Meeting in a Box: Employee Engagement

February 26, 2013 7:54 pm

Are your employees engaged?[CLICK HERE to download a PDF of the full Meeting in a Box, our diversity-management training and educational tool available only to Benchmarking customers and subscribers.]

Are you paying attention to how engaged your employees are? Lack of organizational cultural competence often makes Blacks, Latinos, Asians, women and others from underrepresented groups feel disenfranchised. Increasingly, it also impacts the engagement of white men in a world where the “majority” is rapidly changing.

Several key D&I factors—especially resource groups, mentoring and CEO involvement—significantly affect engagement. This is especially important these days as more and more companies connect an engaged workforce to higher productivity, innovation and market share.

[CLICK HERE to download a PDF of the full Meeting in a Box, our diversity-management training and educational tool available only to Benchmarking customers and subscribers.]


Your D&I staff, managers and resource-group leaders should start by reviewing our recent web seminar on Employee Engagement. The presentation demonstrates what we’ve learned through studying data from the DiversityInc Top 50, which has been around for 14 years and will have more than 800 participants this year. It showcases the efforts of two companies that excel at driving employee engagement by creating inclusive workplaces: AT&T and Time Warner.

This was our first web seminar on Employee Engagement and the response from the hundreds of people who listened to it live (and those who have subsequently watched it on was very strong; they said the information was “invaluable” and that they were “very excited to share this with our employees.”

Our research presented in the web seminar shows that involved CEOs who communicate the value of D&I to the business engage employees across all demographics.  DiversityInc Top 50 companies do this increasingly, with more than twice as many CEOs meeting with resource groups regularly than did five years ago. Those resource groups themselves directly contribute to increased engagement, with the number of employee participants in Top 50 companies’ resource groups doubling in the last five years. Measurement-focused companies like Sodexo see double-digit increases in engagement for resource-group members when compared with nonmembers.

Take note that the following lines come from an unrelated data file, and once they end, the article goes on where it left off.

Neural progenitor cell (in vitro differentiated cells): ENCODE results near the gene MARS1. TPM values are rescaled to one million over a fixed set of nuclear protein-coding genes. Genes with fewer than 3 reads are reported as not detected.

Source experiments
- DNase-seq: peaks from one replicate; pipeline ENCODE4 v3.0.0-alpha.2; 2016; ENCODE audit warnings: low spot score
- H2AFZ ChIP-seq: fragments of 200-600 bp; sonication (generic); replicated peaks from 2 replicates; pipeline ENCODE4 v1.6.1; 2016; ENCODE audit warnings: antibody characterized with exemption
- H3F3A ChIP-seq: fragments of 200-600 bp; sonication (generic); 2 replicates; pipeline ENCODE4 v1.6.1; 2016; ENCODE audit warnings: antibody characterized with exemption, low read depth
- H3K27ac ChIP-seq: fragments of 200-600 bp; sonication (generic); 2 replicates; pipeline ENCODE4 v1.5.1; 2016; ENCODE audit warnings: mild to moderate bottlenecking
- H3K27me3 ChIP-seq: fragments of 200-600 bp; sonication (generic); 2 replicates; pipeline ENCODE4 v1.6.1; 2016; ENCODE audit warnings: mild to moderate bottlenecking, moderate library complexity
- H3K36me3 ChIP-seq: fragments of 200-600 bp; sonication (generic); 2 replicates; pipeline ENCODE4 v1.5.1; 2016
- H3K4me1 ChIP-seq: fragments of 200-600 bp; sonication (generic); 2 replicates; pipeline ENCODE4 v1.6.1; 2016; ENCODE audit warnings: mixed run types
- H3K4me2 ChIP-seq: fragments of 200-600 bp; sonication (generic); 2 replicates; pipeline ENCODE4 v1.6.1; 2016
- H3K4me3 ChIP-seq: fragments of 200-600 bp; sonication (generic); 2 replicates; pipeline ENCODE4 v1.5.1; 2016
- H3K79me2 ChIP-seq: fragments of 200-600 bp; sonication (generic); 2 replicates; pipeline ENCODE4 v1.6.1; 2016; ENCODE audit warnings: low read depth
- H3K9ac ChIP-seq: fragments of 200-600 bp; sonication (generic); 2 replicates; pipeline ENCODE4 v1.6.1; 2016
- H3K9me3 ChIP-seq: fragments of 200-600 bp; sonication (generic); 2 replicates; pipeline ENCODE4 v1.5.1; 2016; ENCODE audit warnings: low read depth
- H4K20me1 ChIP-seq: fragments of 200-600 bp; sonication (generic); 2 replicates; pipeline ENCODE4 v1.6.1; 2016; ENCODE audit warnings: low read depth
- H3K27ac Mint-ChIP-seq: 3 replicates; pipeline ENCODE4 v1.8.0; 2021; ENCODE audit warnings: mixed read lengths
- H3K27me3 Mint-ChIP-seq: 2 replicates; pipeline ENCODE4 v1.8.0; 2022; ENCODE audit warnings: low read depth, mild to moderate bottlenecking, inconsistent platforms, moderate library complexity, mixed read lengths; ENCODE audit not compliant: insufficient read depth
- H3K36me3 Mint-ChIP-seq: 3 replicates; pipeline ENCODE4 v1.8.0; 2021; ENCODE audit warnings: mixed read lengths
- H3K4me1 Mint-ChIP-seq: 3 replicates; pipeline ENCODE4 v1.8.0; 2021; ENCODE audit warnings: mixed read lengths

We also noted a strong correlation between formal, cross-cultural mentoring and engagement (again, across all demographics). The percentage of managers participating in mentoring in DiversityInc Top 50 companies has more than doubled in the past five years as well.

The presentations from AT&T and Time Warner were particularly effective because they demonstrated the importance of D&I to engagement and the business results.  Engagement driven by D&I contributed strongly to Time Warner’s having its highest stock price in six years, reducing attrition across all demographics, and producing the highest employee satisfaction rating to date. AT&T cited data showing business leaders who were effective at engaging teams had 6 percent higher revenue and profit than leaders who were ineffective. View the entire web seminar.

Discussion Questions for D&I Staff, HR Staff, Managers and Resource-Group Leaders

Do your engagement surveys factor in race/ethnicity, gender, orientation, disability, age and other diversity factors? If not, why not? If so, how well does your company engage workers from different groups and how do you address gaps?

Ask the staff to go back and review your survey to ensure it does measure engagement by diversity factors and stress the importance of these metrics to understand the gaps and the opportunities. To show an example of a company that does this well, go to

Are you able to connect your resource groups to increased engagement and, therefore, to business results?

Explain how other companies have used resource groups to specifically understand corporate-culture gaps and increase employee involvement. Highlight how important it is to track engagement, retention and promotion rates for resource-group members versus those who are not members. For case studies, go to

How involved are your senior leaders (CEO and direct reports, direct reports to those direct reports) involved in your efforts to increase engagement, especially to underrepresented groups?

The value of having senior leadership directly engaged in efforts to enhance engagement is crucial. But your staff doesn’t have to reinvent the wheel. Have them read these examples of ways other companies have gained senior executive buy-in. Go to


Click on images below to download the PDFs.

Ask DiversityInc: How Do Resource Groups, Mentoring & Accountability Drive Engagement? Do White Men Really Need Diversity Outreach?